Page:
Monday, November 21, 2016

Another Sunday, Another (unbearable) Mass

So...this was the most painful Mass I've been to in a long time.

When we came in, I was surprised to see the folk group poised to wield their guitars and that abominable tambourine. They played last week, and the schedule generally includes them every other week. I was immediately on the lookout for the bishop…and in fact, he was there.

Our bishop has a very nice voice, and he is able to sing the priest parts of the Mass splendidly. He did so on this occasion: he intoned some of the prayers, and he chanted the preface. But each time he does the appropriate chants, the contrast with the ridiculous country twang of the folk group is highlighted, and it almost makes me weep. (The off-key violins don't help.) It's especially unbearable when the bishop has chanted the preface, and then we have the guitars’ strum-strum-strumming of the “Holy holy holy” at the end. The bishop also intones the doxology (and so does our pastor, sometimes); and if the folk group hesitated for just one second, the people would spontaneously sing the proper Amen. But no, the folk group jumps right in with a quick guitar strum, followed by a triple Amen. I think they do it on purpose to prevent the people from doing the spontaneous thing.

Then there were the servers. One of the regular adult male acolytes was the "MC", and was vested nicely in cassock and surplice. And all but one of the altar servers were boys, though they were all wearing the stupid 7-dwarf hooded flour bags rather than cassock and surplice. There was one girl altar server; at least she had her hair neatly contained in one single braid, and she's pretty reverent. But still.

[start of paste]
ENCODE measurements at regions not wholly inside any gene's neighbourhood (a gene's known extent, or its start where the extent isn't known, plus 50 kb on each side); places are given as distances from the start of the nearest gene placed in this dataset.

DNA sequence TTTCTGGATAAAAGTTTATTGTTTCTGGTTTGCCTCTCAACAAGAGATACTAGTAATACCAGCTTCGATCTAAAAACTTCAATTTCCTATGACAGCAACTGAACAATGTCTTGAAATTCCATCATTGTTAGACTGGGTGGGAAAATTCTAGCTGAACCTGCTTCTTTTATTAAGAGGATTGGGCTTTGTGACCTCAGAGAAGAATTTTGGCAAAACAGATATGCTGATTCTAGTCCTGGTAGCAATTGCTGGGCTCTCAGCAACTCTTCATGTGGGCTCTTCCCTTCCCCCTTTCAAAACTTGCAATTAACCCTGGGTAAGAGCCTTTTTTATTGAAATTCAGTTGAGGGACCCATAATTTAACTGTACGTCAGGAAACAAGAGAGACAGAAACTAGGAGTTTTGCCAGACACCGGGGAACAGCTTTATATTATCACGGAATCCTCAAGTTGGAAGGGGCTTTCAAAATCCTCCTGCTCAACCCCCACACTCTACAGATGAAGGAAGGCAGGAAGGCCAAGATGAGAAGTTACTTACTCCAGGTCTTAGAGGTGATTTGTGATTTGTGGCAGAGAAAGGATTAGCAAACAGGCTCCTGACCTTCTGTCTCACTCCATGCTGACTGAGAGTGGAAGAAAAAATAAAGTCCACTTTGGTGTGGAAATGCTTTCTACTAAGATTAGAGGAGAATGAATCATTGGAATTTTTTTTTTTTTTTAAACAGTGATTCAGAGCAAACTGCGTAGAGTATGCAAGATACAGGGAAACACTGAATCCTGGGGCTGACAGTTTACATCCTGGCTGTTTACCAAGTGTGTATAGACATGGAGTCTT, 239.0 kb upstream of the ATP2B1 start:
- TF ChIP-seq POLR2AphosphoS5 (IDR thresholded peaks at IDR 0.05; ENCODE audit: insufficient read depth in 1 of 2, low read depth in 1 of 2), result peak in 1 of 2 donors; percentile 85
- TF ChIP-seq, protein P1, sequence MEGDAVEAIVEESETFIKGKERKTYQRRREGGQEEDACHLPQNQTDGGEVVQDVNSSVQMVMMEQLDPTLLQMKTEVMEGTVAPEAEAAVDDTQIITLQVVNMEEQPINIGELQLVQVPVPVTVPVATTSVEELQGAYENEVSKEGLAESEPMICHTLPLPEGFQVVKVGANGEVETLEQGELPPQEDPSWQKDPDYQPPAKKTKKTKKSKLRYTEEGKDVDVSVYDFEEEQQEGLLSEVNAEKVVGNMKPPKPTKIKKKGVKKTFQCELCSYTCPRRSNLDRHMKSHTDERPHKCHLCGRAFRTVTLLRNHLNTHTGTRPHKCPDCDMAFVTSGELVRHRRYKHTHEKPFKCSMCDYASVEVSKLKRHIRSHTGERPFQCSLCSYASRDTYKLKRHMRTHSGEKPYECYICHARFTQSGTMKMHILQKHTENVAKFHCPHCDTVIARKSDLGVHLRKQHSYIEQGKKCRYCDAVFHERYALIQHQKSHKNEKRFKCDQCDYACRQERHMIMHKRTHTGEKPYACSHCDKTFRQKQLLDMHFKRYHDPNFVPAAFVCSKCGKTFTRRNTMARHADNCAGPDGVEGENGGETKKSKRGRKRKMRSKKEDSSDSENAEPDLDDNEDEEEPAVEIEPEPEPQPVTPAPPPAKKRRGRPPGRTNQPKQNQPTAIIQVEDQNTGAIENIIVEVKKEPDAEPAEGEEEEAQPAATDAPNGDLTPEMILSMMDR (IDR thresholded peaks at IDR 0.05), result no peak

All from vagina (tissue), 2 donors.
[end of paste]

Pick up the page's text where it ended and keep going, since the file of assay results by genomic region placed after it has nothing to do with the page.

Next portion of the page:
There was incense. Hurray! But then we were witness to a deacon-less bishop incensing the altar. It just seemed so odd. In the EF, of course, our pastor would have served as deacon. But in a concelebrated novus ordo Mass, he just becomes an ornamental cleric on the opposite side of the sanctuary from the bishop. In that role, he is unable to assist the bishop as a deacon would. He did read the Gospel, though, and the servers processed with candles and incense from the bishop's chair to the ambo.

So there was a lot of a leaning in the right direction, but there were enough oddities to make it apparent that no one had a clue as to why we might be doing those more traditional things. Since no one has a clue, it all becomes just a hodge-podge – a little of the old, a little of the new, and mix them altogether for liturgical stew. And that does not make for good liturgy, of course.

Why can't the folk group – who are excellent musicians – see/hear that their music does not match the bishop's intoning? Why doesn't the bishop correct this nonsense?!  He spoke at a recent diocesan chant conference, and said publicly that guitars were not appropriate at Mass; so why does he not change this practice at his cathedral, the mother church of the diocese!?!  

Apparently, the folk group will be playing their guitars and tambourine (yes, there was tambouring-playing today, even in the presence of the bishop!) next week, too. We are going to the Saturday evening Mass. I will not have the first Sunday of Advent ruined for me by attending Sunday morning Mass with the folk group.

I seldom post links here, but if you “resonate” with my complaints, and if you know the tune and some of the words of “My Favorite Things” from “The Sound of Music”, you’ll probably enjoy this post.

Sunday, November 13, 2016

Today's Mass